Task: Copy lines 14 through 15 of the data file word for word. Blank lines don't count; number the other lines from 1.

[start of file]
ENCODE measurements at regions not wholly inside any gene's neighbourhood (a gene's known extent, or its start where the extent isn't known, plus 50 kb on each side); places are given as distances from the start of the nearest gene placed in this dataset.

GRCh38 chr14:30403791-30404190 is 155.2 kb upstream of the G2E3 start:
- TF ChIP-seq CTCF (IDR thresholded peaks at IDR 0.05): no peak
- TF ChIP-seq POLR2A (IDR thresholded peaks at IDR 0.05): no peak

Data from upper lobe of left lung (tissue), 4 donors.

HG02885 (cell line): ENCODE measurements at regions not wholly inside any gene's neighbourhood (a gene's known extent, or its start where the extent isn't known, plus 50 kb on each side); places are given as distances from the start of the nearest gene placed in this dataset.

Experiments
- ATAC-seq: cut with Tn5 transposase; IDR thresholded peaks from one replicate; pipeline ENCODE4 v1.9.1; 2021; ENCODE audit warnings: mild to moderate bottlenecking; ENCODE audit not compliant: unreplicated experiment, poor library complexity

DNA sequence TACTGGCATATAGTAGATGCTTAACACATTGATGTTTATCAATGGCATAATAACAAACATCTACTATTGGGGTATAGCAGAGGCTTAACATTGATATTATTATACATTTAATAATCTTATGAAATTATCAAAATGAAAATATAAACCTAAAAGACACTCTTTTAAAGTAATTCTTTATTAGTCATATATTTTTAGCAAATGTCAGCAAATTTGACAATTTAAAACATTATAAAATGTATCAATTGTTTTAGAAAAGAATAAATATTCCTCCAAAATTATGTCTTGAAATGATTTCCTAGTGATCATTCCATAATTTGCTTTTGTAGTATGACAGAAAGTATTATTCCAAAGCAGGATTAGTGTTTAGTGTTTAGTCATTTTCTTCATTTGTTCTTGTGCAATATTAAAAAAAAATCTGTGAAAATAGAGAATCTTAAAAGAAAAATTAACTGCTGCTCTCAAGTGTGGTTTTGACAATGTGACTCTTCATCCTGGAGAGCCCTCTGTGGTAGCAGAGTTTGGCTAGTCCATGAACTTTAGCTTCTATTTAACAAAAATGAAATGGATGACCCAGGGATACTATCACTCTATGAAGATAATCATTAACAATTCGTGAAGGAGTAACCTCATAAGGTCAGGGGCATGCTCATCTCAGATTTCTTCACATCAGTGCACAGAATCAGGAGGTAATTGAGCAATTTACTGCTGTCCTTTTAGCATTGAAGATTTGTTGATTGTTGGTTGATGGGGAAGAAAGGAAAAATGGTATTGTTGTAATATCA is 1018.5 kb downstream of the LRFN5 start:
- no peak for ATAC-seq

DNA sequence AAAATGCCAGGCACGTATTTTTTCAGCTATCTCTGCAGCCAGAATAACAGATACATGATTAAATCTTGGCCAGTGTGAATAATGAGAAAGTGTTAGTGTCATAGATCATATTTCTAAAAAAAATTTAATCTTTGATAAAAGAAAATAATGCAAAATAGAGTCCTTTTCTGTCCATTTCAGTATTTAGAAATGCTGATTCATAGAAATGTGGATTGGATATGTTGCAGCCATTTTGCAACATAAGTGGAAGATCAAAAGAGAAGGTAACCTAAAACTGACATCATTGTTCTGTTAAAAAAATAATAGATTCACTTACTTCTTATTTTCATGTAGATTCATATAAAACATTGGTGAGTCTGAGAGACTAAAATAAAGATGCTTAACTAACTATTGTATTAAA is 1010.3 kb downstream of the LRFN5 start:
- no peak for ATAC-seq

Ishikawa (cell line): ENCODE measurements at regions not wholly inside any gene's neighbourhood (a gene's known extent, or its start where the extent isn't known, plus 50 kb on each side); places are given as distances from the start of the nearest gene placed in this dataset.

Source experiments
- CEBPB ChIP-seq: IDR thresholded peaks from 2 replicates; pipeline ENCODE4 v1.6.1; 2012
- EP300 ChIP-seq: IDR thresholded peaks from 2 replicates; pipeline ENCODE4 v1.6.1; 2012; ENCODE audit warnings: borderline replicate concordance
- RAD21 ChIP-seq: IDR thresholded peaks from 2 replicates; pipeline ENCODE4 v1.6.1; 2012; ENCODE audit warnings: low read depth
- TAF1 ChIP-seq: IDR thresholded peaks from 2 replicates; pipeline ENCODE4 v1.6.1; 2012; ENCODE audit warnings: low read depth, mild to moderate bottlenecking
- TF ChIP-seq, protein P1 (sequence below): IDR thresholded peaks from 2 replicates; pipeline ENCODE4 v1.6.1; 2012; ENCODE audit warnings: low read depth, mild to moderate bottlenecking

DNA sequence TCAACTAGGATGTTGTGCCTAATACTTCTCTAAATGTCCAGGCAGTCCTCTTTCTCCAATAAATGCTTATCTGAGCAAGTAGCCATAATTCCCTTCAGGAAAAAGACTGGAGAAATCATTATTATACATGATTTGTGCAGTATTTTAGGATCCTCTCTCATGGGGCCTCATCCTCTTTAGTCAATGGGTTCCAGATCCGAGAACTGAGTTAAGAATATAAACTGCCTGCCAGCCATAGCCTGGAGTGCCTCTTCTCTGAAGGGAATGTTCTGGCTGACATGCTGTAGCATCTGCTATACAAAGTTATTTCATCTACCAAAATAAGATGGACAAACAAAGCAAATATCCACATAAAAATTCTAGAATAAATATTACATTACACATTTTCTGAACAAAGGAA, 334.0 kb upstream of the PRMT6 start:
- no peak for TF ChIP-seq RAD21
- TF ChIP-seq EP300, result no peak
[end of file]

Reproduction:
Source experiments
- CEBPB ChIP-seq: IDR thresholded peaks from 2 replicates; pipeline ENCODE4 v1.6.1; 2012